Friday, April 23, 2010

The week in review, in Calloway terms

I know, I constantly drone on about how utterly fabulous The Business of Fashion is. Nowhere else could one find subject matter so wildly appropriate to my personal and academic interests. Below are excerpts of what I consider to be the most b-school-related stories of the week. (Side note-- it's almost scary how similar these articles are to the ones listed on my syllabus, sans the industry content. Now, if only my Calloway work was within fashion, my aversion to the workload would be nonexistent.)

1. Coach launches European expansion plan
While I definitely wouldn't go so far as to actually label the company a "luxury goods" brand (especially after my case study and presentation on LVMH), it's proven that Coach Inc. is America's largest manufacturer of luxury leather handbags-- yes, "luxury" is a relative term. Sitting comfortably on the fact that it recently doubled dividends and performed well with Q3 estimates, Coach declared publicly its plan to launch nearly 15 retail locations in France over the next few years via a strategic alliance with Printemps, a domestic department store. Not stopping there, the company also announced a joint venture with Hackett Ltd., the purpose of which to open stores in target countries Portugal, Spain and the UK. As a novice in strategic management, I'd forecast European success given their recent financial gains and their ever-growing brand identity strength. While it may not be at Bottega Veneta's level in terms of luxury and/or heritage, Coach certainly offers a positioning strategy (needs-based) that fits with the certain niche it has reeled in over time, leading to-- unsurprisingly-- a sustainable competitive advantage. Well done.

2. The future of tweeting
After I had my March interviews (all in oh-so-legit corporate headquarters), I suddenly felt a strong urge to proclaim to the world how AWESOME my life was over those few days... so I opened a Twitter account. Though I haven't had time to even figure out how the application works, to say that Twitter is merely "here to stay" could be filed under "biggest understatements of the century". Now at 100 million users (and growing), the site is on a high to leverage the brand's strengths in order to generate revenue. Combining the viral marketing abilities of AdWords and pop-ups, Twitter presents itself as a much cleaner, safer pseudo-advertising platform for new ventures and startups trying to make it in the world. With services geared to track user interest and activity, Twitter is in for a different kind of success-- as long as they don't take it too far, that is.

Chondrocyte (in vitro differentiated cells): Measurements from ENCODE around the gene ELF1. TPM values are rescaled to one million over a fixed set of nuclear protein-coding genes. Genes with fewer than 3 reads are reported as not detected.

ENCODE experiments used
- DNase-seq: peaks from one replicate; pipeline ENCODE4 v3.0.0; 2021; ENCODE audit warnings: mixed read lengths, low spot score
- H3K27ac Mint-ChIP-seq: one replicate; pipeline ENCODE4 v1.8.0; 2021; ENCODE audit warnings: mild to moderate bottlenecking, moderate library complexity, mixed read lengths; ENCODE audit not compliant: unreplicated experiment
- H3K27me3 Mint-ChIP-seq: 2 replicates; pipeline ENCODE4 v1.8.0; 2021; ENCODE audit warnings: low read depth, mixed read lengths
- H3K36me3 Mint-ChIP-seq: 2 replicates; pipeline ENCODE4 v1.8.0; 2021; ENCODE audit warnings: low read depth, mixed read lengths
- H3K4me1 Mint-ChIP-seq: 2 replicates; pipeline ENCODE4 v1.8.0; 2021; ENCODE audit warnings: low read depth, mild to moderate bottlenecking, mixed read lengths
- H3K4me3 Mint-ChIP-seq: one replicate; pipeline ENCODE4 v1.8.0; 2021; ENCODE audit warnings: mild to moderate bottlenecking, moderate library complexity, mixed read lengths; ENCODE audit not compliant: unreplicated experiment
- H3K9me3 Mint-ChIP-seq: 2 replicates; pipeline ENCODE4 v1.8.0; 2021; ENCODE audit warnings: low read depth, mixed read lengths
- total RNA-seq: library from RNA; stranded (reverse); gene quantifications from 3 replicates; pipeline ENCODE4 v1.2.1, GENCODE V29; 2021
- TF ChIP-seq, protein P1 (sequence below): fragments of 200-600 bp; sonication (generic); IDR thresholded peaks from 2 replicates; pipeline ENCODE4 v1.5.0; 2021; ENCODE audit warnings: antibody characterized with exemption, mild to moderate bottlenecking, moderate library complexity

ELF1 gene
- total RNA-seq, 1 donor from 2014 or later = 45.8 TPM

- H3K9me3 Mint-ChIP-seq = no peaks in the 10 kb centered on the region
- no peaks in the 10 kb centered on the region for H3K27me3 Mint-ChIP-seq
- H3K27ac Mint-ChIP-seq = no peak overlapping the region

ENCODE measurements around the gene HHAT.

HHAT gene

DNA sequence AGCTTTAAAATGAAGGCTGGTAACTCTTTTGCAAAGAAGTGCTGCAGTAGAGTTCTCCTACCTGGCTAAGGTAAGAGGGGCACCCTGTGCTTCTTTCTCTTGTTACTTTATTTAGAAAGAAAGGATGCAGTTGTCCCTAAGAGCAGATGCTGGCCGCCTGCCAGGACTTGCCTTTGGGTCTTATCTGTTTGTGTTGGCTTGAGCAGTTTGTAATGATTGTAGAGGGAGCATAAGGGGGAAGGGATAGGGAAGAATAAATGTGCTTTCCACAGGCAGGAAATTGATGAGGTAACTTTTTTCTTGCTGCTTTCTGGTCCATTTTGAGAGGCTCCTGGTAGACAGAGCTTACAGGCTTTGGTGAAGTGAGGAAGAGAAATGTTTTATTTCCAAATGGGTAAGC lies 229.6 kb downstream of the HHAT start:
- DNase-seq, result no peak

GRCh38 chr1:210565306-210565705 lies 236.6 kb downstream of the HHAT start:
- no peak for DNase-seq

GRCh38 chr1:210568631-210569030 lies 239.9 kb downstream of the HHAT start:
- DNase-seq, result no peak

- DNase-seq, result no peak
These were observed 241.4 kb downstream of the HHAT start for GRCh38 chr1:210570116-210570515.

3. Luxury waves of M&A
If I had to pick my favorite consulting firm of them all, there is no doubt that my choice points right to Bain & Co. Who doesn't love reading analyst reports on luxury brands (okay, maybe that's just me)...? Their newest findings indicate the trend of strategic partnerships and IPO's cropping up after the sector's worst financial year in history-- see ya, 2009. The spectrum goes from "lagging" brands who would fall off the chart without remorse all the way to the big conglomerates like Gucci Group whose size and scale provide an unspoken ammunition against consumer behavior experienced this year. Bain forecasted a 4% growth in worldwide luxury good spending this year, thanks to sales in the US, Europe and Asia (led by China, of course). While this is all fine and good, it looks like luxury brands are doing all they can to protect themselves against another storm of decreased interest and spending.

Don't ask me why I just wrote the most academic post ever. It (maybe) won't happen again.

Here's to you, fashion. Cheers.

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